• Severus Snape’s memories in the book provided important details about his past that were left out in the movie adaptation of Harry Potter and the Deathly Hallows.
  • The memories revealed significant moments in Snape’s relationship with Lily Evans and his feelings towards James Potter, shedding light on their complex dynamics.
  • The memories also included important conversations between Snape and Dumbledore, showcasing Snape’s dedication and bravery in his role as a double agent.

Severus Snape’s memories filled in all the details that Harry had been missing in Harry Potter and the Deathly Hallows, but the movie cut most of these important scenes. Of course, this could hardly be avoided with the limited time available in Harry Potter and the Deathly Hallows Part 2. The book had an entire chapter dedicated to Snape’s memories, which spanned from his childhood to the final year of his life. Warner Bros was forced to pick out the most important, but that isn’t to say the missed memories didn’t have a significant impact on the story of Harry Potter.

The Boy Who Lived entered the Pensieve several times throughout Harry Potter, and each time ended up rather illuminating to his story. He learned about Barty Crouch Jr’s past in Harry Potter and the Goblet of Fire and first learned what a bully his father, James, had been in Harry Potter and the Order of the Phoenix. However, the biggest revelations of the series came when he entered the Pensieve in Harry Potter and the Deathly Hallows. The movies included the basics of Snape’s friendship with Lily Evans and the moment he realized her son would have to die. Still, there was so much more to his story—and Harry’s, by extension—that was cut.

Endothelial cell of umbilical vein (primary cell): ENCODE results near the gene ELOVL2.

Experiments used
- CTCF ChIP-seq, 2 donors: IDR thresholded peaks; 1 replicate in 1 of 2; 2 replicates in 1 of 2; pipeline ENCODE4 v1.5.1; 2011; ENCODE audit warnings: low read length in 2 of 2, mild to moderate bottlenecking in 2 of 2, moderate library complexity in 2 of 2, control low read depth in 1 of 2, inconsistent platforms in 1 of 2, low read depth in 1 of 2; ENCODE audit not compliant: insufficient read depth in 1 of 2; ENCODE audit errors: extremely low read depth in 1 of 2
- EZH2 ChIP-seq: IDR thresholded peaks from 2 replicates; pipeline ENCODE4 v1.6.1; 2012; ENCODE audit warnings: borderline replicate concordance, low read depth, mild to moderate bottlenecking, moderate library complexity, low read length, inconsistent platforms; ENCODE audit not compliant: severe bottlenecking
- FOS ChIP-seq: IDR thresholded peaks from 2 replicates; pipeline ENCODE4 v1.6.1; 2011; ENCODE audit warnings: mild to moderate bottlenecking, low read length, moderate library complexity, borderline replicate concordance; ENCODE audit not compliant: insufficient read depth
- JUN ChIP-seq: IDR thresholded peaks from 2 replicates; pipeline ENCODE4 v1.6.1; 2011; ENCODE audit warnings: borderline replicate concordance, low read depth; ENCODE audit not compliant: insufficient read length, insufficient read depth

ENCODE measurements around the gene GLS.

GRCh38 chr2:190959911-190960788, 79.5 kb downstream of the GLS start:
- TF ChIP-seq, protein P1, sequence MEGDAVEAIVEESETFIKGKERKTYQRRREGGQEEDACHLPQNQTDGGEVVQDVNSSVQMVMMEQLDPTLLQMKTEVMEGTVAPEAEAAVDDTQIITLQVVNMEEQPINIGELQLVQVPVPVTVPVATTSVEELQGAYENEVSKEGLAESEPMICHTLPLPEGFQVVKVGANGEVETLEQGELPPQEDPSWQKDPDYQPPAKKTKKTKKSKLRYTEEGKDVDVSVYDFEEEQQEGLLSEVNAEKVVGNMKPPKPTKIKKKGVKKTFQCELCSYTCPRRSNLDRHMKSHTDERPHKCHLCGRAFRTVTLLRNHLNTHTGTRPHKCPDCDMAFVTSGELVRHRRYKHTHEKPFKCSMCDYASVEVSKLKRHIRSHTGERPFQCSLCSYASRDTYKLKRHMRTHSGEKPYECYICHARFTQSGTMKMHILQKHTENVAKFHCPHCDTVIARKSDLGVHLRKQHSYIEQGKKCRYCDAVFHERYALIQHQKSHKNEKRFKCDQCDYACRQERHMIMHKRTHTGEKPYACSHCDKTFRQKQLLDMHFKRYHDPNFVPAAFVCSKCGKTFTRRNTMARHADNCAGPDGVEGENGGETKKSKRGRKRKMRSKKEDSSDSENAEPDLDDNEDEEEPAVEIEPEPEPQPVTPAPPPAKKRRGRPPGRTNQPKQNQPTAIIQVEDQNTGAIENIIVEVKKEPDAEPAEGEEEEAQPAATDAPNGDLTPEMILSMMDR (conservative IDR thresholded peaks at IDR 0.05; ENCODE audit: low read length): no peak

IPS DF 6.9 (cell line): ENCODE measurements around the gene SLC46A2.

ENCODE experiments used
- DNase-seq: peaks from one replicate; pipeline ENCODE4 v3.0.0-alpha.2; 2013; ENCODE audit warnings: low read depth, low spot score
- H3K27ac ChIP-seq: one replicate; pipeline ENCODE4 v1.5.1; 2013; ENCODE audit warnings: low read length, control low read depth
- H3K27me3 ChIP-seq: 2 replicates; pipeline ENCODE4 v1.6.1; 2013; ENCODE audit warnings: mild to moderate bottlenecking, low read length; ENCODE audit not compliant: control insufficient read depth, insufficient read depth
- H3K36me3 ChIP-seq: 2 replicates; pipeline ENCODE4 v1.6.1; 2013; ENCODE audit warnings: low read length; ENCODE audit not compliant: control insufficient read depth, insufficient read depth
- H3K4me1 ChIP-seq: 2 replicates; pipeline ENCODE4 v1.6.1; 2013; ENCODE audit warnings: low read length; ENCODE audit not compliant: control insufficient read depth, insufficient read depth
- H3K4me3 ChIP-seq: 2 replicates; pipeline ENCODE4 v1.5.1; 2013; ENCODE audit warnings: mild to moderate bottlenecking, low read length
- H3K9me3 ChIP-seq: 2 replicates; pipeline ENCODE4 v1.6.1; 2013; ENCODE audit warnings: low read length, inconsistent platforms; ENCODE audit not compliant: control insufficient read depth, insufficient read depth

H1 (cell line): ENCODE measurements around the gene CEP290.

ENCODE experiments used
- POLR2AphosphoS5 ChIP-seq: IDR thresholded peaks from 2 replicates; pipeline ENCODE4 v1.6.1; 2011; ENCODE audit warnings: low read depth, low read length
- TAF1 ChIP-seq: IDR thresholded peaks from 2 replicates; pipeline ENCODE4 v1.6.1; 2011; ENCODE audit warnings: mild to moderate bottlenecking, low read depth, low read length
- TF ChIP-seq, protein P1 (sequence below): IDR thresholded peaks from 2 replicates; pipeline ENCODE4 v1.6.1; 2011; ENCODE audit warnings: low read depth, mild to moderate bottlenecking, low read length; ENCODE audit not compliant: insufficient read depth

10 Snape Telling Lily All About Hogwarts & His Family

Young Snape and Lily lying on the grass in Harry Potter

In the Harry Potter and the Deathly Hallows movie, Harry saw Snape meet his mother, Lily, for the first time when they were children. However, the conversations they had were left out. The book included scenes of Snape and Lily talking and evolving their friendship. Little Severus was desperate for a friend, and he told Lily all about Hogwarts and even told her it was no big deal that she was Muggle-born (though he felt conflicted about this). He also told the girl how eager he was to go to Hogwarts to escape his Muggle father, who was abusive and prone to drunken rages.

9 Lily & Petunia’s Big Fight On Platform 9¾

Harry potter lily potter petunia dursley wizarding world

Though a young Petunia was shown calling Lily a freak in the Deathly Hallows movie, this isn’t exactly how it went down in the book. The Evans sisters were instead seen to adore one another—though they were very different. In fact, in one of Snape’s memories, Petunia was seen distraught at having to say goodbye to her sister at Platform 9¾. It was then revealed that the older sister had desperately written to Dumbledore, begging to be allowed to come to Hogwarts, too, even though she wasn’t a witch. Lily tried to comfort Petunia, but the young Muggle became so angry with her sister for leaving that she called her a freak and determined that Hogwarts was just a school for weirdos.

8 Snape & Lily Meeting James Potter On The Hogwarts Express

James Potter, Sirius Black and peter pettigrew at hogwarts (1)